Running on a software stack that has at its base a custom-build of the FreeBSD operating system, HybridCluster achieves its Rapid-restore Data Vault by taking advantage of ZFS’ snapshot capabilities. This allows for the creation of read-only copies of file systems and the subsequent ability to revert a live, writable file system back to a previous version.
Snapshots are different to conventional backups in that they are only a mapping of meta-information about a file system – that is, a snapshot initially consumes no disk space in its own right, nor makes actual copies of any files contained within a volume (prior to the point of replication). Disk space resources are only consumed by a snapshot in response to a change of data, protecting the blocks that were used for an altered file and preventing those blocks being overwritten by new or modified data.
While this provides excellent protection for the integrity of data within a file system in respect of accidental loss or change on the part of a user, there is of course a degree of balance to be struck between the need to keep available previous versions of data and the amount of space consumed on disk; frequent changes to files can cause a rapid accumulation of disk usage, even up to an order of magnitude many times greater than the file system that’s live.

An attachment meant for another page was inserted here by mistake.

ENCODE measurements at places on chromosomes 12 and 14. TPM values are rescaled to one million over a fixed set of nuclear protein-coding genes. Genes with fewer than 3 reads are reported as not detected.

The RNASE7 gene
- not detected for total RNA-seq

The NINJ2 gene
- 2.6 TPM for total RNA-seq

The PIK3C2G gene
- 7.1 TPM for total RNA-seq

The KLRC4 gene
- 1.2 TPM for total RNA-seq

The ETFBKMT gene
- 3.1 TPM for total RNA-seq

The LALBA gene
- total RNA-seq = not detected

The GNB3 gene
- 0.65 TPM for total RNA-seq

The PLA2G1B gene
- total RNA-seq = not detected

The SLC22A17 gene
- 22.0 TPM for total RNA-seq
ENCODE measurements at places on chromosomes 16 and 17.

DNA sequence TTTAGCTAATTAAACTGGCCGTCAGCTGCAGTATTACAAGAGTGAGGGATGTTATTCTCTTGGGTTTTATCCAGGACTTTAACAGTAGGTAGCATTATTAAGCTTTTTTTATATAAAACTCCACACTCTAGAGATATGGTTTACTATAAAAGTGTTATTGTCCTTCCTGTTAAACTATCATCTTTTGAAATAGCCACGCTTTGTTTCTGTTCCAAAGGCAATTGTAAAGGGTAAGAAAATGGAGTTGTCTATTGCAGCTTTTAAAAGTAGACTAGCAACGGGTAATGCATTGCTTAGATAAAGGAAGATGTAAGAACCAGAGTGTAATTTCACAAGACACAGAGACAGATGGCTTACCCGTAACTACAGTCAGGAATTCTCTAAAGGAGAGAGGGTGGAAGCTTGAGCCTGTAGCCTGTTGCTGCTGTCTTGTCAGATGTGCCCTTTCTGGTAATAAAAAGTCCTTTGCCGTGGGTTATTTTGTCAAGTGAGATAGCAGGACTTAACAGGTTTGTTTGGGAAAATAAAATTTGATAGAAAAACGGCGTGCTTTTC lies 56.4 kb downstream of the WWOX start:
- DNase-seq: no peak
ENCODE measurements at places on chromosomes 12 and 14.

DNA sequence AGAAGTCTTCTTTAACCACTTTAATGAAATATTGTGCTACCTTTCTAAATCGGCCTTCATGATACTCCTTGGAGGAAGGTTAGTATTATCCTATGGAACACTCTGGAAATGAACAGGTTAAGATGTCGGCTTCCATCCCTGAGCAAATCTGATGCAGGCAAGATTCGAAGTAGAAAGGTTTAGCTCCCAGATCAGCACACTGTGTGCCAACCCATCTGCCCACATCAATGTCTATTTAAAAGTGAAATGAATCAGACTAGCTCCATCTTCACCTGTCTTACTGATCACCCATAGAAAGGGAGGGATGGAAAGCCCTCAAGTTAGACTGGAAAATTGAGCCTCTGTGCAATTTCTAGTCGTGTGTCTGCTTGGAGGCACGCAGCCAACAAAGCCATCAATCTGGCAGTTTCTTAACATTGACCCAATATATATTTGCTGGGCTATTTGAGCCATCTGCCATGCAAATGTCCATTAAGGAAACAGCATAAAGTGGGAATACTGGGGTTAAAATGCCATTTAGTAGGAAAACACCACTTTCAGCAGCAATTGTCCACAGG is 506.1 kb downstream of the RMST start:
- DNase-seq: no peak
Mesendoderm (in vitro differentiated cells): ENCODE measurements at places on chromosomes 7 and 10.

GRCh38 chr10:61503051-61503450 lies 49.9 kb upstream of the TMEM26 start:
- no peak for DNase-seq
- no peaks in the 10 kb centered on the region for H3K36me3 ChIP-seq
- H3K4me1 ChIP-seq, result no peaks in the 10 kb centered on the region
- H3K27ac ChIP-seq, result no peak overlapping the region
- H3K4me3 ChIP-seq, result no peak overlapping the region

To this end, HybridCluster provides two solutions straight out of the box – the first being that snapshots are included in the quota of storage you allocate to your customers, meaning they are included in the measurement of disk space consumed by a user account. The second is that our platform will automatically prune snapshots, freeing up blocks for reuse when a snapshot is no longer needed. A balance is therefore achieved by ensuring that your customers will always be able to rollback any changes that have taken place to their data within the last hour (regardless of frequency), in addition to a sliding scale providing hourly snapshots for the last 24 hours, daily for the last month and weekly for a file system’s entire history.